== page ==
Simvastatin Fails to Slow Parkinson’s Progression, Trial Data Shows

Joana Carvalho, PhD avatar

by Joana Carvalho, PhD |

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Simvastatin, a widely-used cholesterol-lowering medication, failed to slow the progression of Parkinson’s disease, according to data from a Phase 2 trial.

Based on these findings, it was decided that a future Phase 3 study assessing the safety and efficacy of simvastatin in these patients would not be justified.

Data from the study, called PD-STAT (NCT02787590), were presented at the Movement Disorder Society (MDS) Virtual Congress 2020, in a poster titled “Simvastatin as a neuroprotective treatment for Parkinson’s disease (PD STAT): results of a double-blind, randomised, placebo-controlled futility study.”

The use of statins — a class of drugs normally prescribed to lower the levels of cholesterol in the blood — has been associated with a lower incidence of Parkinson’s. Moreover, studies in cellular and animal models have shown that statins can influence some of the signaling cascades that are thought to be involved in the development of Parkinson’s.

Simvastatin in particular also has been shown to lower the rate of brain shrinkage (brain atrophy) in patients with secondary progressive multiple sclerosis (MS), another type of neurodegenerative disease.

For these reasons, simvastatin was selected by The Cure Parkinson’s Trust’s International Linked Clinical Trials initiative to be tested in a clinical study. The initiative was created to identify new compounds with biochemical properties that have the potential to slow, halt, or even reverse Parkinson’s progression.

PD-STAT was launched in 2015 to investigate whether simvastatin would be superior to a placebo at slowing the neurological and physical decline of people with moderate Parkinson’s, as measured by the MDS-Unified Parkinson’s Disease Rating Scale (MDS-UPDRS), over a period of two years. At its start, it was the largest academic study in the U.K. investigating neuroprotective medicines in Parkinson’s.

During the study, which recruited a total of 235 participants (median age 62 years) from 23 hospitals across England, patients were randomly assigned to receive simvastatin — at a dose of 40 mg in the first month, followed by 80 mg thereafter — or a placebo, both given orally, for a period of 24 months (two years). Participants also had a final study visit at month 26.

Among the patients enrolled, 216 progressed to the higher dose; a total of 52 of those participants (24%) discontinued the study medication before 24 months.

Data from PD-STAT showed that, compared with a placebo, simvastatin was “futile” at slowing disease progression in patients with moderate Parkinson’s. Based on these findings, the researchers determined that a subsequent Phase 3 trial assessing the safety and efficacy of simvastatin in these patients would not be justified.

“Although the result of PD-STAT did not show that simvastatin has promise as a protective therapy in Parkinson’s, it is very helpful to be able to present robust data and a definitive answer on this important question,” Camille Carroll, MD, PhD, who led PD-STAT, said in a press release. Carroll, an associate professor at the University of Plymouth’s Faculty of Health, is an honorary consultant neurologist at the University Hospitals Plymouth NHS Trust.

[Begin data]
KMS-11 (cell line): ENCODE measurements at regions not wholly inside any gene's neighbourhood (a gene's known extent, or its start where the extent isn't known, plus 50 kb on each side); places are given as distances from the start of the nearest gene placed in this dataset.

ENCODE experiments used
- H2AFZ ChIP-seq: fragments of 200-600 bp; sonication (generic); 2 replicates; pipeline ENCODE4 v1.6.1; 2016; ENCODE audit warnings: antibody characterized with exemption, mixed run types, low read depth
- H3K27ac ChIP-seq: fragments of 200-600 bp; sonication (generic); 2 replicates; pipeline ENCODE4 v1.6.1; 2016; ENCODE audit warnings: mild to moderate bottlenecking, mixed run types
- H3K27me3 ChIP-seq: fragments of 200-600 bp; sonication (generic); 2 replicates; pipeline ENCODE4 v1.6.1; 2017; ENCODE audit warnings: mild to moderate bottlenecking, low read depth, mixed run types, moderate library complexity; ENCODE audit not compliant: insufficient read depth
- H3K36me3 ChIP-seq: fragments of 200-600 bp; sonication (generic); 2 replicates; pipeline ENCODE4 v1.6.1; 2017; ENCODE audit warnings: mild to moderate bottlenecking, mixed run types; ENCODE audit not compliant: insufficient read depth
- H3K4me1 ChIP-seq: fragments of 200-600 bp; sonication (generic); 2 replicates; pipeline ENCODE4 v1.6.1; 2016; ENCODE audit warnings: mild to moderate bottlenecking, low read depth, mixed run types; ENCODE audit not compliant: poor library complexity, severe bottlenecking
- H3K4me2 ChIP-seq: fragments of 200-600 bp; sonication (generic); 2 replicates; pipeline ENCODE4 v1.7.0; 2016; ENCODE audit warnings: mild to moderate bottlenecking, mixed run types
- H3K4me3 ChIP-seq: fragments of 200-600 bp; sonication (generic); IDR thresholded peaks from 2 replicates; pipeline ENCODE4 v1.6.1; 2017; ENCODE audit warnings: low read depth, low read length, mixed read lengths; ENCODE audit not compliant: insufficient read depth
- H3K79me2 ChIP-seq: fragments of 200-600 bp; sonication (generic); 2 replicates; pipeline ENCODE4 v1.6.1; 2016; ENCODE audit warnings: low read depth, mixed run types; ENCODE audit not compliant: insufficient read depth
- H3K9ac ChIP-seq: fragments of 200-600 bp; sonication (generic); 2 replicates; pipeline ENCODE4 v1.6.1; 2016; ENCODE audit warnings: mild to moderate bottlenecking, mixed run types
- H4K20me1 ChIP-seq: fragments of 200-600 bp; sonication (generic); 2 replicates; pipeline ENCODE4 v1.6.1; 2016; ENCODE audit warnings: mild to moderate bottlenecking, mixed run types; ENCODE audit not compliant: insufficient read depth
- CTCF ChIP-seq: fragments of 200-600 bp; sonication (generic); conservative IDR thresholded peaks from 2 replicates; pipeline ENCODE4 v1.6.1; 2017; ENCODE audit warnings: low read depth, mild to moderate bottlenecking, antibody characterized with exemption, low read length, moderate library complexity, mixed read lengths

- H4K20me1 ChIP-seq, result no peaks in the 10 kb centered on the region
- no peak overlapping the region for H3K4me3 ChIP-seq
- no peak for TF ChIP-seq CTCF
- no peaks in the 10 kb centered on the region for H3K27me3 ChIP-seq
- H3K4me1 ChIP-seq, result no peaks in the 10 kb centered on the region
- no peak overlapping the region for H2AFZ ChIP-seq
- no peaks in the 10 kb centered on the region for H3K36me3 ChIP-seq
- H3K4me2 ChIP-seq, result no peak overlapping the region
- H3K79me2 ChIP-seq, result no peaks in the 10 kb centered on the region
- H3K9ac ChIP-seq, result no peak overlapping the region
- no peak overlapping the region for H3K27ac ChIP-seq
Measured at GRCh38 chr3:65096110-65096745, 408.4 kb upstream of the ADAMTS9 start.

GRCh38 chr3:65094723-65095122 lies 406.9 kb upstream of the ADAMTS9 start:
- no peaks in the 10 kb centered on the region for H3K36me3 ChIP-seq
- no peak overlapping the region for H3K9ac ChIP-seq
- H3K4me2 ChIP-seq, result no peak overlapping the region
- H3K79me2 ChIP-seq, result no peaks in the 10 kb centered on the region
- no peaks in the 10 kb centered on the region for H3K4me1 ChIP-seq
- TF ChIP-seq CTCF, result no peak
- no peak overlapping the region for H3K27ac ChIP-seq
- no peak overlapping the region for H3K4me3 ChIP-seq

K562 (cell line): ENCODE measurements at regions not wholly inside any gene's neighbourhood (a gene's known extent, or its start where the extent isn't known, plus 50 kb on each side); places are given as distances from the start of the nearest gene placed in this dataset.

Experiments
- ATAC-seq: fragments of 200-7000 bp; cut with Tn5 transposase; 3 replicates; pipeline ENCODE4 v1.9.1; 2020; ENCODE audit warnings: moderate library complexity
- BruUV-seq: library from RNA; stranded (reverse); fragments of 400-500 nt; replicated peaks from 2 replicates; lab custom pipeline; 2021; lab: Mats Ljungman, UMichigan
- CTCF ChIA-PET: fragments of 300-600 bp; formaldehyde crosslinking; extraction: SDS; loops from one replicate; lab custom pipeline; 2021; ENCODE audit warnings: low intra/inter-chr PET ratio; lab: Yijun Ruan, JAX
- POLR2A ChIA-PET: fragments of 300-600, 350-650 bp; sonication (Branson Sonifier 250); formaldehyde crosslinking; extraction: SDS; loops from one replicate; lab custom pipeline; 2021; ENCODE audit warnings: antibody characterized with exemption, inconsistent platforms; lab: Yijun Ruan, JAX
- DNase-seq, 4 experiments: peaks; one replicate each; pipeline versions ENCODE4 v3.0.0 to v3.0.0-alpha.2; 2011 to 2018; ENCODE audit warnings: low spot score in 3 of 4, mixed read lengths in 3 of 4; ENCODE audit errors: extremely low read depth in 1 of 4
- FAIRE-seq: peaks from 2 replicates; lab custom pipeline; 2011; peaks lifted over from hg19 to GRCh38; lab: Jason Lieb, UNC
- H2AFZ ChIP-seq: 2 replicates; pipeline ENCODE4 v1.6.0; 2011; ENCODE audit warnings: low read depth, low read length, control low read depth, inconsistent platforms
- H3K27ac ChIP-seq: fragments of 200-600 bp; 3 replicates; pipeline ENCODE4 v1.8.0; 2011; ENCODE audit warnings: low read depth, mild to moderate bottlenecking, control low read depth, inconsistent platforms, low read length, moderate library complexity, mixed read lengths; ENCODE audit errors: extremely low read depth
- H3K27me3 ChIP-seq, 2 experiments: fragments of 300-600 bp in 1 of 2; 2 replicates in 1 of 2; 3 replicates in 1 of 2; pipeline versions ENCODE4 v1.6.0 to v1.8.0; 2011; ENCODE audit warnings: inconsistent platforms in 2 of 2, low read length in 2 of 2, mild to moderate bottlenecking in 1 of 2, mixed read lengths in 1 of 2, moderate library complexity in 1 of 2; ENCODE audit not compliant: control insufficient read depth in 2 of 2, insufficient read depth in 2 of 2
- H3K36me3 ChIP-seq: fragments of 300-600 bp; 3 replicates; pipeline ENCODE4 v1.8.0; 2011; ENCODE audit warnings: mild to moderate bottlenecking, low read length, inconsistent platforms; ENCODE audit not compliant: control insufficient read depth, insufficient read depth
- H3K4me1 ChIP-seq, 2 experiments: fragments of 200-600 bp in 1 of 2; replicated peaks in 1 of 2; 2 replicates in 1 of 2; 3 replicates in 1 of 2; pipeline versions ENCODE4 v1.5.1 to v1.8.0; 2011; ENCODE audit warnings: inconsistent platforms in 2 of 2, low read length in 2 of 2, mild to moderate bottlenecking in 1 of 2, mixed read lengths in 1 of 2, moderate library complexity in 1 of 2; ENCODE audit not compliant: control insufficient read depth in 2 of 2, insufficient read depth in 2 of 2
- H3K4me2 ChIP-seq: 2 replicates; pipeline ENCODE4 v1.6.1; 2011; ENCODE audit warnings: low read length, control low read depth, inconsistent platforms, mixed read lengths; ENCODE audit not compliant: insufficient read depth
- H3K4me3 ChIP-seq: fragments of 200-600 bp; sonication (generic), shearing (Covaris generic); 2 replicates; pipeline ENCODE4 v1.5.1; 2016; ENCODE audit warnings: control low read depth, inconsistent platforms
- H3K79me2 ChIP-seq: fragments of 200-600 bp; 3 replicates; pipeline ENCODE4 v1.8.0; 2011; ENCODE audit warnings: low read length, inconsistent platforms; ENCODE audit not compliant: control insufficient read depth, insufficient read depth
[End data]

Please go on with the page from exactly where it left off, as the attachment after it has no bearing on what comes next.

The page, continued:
“There are lots of positives to come out of this study, particularly the extent to which we were able to involve participants across the country, and the very positive feedback received from them and staff in the hospitals involved,” Carroll said.

“PD-STAT has taught us a huge amount about how to improve the way we design and deliver clinical trials in Parkinson’s and this knowledge will be very useful in designing future trials,” she added.

According to Katherine Bewsey, one of the patients in PD-STAT, it overall was a positive experience to participate in a clinical trial attempting to validate a well-known medication to slow Parkinson’s progression.

“Taking part in this trial was very easy, all the people I dealt with were pleasant and keen to make sure I was always comfortable. I also received a few extra check-ups as a result of taking part, which was a plus,” Bewsey said. “All in all, I’d be very happy to recommend taking part in a similar trial to other people.”

The importance of PD-STAT, despite its negative findings, also was shared by Richard Wyse, director of research and development at The Cure Parkinson’s Trust, who highlighted that this study could provide the foundation for future trials investigating the therapeutic potential of new medications for Parkinson’s.

“This has been an important trial as we have not only tested a study medication and evaluated novel outcomes, but we have also used this as an opportunity to understand the impact of involvement in clinical trials on participants and their loved ones,” Wyse said. “As a result of this trial we now have motivated an active network of researchers who are keen to participate in running future studies of drugs of interest, evaluated and prioritized through the International Linked Clinical Trials process.”